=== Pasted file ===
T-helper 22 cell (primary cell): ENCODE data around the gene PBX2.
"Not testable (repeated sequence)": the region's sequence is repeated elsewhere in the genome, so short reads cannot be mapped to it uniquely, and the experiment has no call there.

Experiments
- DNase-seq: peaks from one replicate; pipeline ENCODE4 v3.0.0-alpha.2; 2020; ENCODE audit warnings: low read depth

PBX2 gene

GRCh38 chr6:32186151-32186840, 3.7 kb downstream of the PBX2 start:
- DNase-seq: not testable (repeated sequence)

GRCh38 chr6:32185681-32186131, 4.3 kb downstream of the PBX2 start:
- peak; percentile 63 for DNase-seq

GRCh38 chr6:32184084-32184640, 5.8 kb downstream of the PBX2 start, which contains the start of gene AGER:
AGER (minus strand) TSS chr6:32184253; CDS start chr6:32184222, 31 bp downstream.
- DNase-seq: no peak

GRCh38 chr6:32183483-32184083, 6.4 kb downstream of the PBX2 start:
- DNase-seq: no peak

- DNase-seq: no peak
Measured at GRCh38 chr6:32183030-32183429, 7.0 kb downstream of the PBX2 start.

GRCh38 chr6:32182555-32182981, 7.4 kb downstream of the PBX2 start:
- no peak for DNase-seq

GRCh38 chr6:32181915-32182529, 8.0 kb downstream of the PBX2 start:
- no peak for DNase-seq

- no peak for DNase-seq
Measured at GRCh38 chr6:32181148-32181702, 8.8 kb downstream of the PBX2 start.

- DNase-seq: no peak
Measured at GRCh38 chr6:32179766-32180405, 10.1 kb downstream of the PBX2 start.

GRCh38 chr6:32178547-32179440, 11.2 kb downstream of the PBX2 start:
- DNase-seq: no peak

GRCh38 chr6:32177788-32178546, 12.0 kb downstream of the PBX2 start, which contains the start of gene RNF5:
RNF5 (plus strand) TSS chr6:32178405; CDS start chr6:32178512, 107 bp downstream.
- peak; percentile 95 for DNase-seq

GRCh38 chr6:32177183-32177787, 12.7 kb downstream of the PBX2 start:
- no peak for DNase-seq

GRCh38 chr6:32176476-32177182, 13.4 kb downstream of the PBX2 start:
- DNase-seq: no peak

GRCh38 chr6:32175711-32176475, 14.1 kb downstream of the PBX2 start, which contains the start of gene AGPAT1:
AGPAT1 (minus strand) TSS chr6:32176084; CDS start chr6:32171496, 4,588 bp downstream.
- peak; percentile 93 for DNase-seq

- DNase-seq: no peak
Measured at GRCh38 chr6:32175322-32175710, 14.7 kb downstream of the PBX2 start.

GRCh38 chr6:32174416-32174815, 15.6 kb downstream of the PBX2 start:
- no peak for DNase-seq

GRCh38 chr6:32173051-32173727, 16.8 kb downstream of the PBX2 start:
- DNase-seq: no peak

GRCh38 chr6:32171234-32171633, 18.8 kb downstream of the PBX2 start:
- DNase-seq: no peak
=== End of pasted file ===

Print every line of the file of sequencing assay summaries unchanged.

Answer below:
T-helper 22 cell (primary cell): ENCODE data around the gene PBX2.
"Not testable (repeated sequence)": the region's sequence is repeated elsewhere in the genome, so short reads cannot be mapped to it uniquely, and the experiment has no call there.

Experiments
- DNase-seq: peaks from one replicate; pipeline ENCODE4 v3.0.0-alpha.2; 2020; ENCODE audit warnings: low read depth

PBX2 gene

GRCh38 chr6:32186151-32186840, 3.7 kb downstream of the PBX2 start:
- DNase-seq: not testable (repeated sequence)

GRCh38 chr6:32185681-32186131, 4.3 kb downstream of the PBX2 start:
- peak; percentile 63 for DNase-seq

GRCh38 chr6:32184084-32184640, 5.8 kb downstream of the PBX2 start, which contains the start of gene AGER:
AGER (minus strand) TSS chr6:32184253; CDS start chr6:32184222, 31 bp downstream.
- DNase-seq: no peak

GRCh38 chr6:32183483-32184083, 6.4 kb downstream of the PBX2 start:
- DNase-seq: no peak

- DNase-seq: no peak
Measured at GRCh38 chr6:32183030-32183429, 7.0 kb downstream of the PBX2 start.

GRCh38 chr6:32182555-32182981, 7.4 kb downstream of the PBX2 start:
- no peak for DNase-seq

GRCh38 chr6:32181915-32182529, 8.0 kb downstream of the PBX2 start:
- no peak for DNase-seq

- no peak for DNase-seq
Measured at GRCh38 chr6:32181148-32181702, 8.8 kb downstream of the PBX2 start.

- DNase-seq: no peak
Measured at GRCh38 chr6:32179766-32180405, 10.1 kb downstream of the PBX2 start.

GRCh38 chr6:32178547-32179440, 11.2 kb downstream of the PBX2 start:
- DNase-seq: no peak

GRCh38 chr6:32177788-32178546, 12.0 kb downstream of the PBX2 start, which contains the start of gene RNF5:
RNF5 (plus strand) TSS chr6:32178405; CDS start chr6:32178512, 107 bp downstream.
- peak; percentile 95 for DNase-seq

GRCh38 chr6:32177183-32177787, 12.7 kb downstream of the PBX2 start:
- no peak for DNase-seq

GRCh38 chr6:32176476-32177182, 13.4 kb downstream of the PBX2 start:
- DNase-seq: no peak

GRCh38 chr6:32175711-32176475, 14.1 kb downstream of the PBX2 start, which contains the start of gene AGPAT1:
AGPAT1 (minus strand) TSS chr6:32176084; CDS start chr6:32171496, 4,588 bp downstream.
- peak; percentile 93 for DNase-seq

- DNase-seq: no peak
Measured at GRCh38 chr6:32175322-32175710, 14.7 kb downstream of the PBX2 start.

GRCh38 chr6:32174416-32174815, 15.6 kb downstream of the PBX2 start:
- no peak for DNase-seq

GRCh38 chr6:32173051-32173727, 16.8 kb downstream of the PBX2 start:
- DNase-seq: no peak

GRCh38 chr6:32171234-32171633, 18.8 kb downstream of the PBX2 start:
- DNase-seq: no peak